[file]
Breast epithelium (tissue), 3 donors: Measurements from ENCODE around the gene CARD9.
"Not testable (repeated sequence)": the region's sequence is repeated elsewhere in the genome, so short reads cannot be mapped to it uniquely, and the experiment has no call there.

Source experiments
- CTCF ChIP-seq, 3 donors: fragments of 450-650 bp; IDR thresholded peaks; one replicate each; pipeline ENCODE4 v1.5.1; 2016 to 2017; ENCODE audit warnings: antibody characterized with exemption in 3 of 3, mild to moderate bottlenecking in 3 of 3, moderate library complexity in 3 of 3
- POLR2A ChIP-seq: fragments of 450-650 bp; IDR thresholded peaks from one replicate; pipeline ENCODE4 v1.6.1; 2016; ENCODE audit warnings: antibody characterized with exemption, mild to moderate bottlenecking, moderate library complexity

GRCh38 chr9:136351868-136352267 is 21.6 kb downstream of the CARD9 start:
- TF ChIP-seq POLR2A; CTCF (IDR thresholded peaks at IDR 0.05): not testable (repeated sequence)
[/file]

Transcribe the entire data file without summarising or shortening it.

Breast epithelium (tissue), 3 donors: Measurements from ENCODE around the gene CARD9.
"Not testable (repeated sequence)": the region's sequence is repeated elsewhere in the genome, so short reads cannot be mapped to it uniquely, and the experiment has no call there.

Source experiments
- CTCF ChIP-seq, 3 donors: fragments of 450-650 bp; IDR thresholded peaks; one replicate each; pipeline ENCODE4 v1.5.1; 2016 to 2017; ENCODE audit warnings: antibody characterized with exemption in 3 of 3, mild to moderate bottlenecking in 3 of 3, moderate library complexity in 3 of 3
- POLR2A ChIP-seq: fragments of 450-650 bp; IDR thresholded peaks from one replicate; pipeline ENCODE4 v1.6.1; 2016; ENCODE audit warnings: antibody characterized with exemption, mild to moderate bottlenecking, moderate library complexity

GRCh38 chr9:136351868-136352267 is 21.6 kb downstream of the CARD9 start:
- TF ChIP-seq POLR2A; CTCF (IDR thresholded peaks at IDR 0.05): not testable (repeated sequence)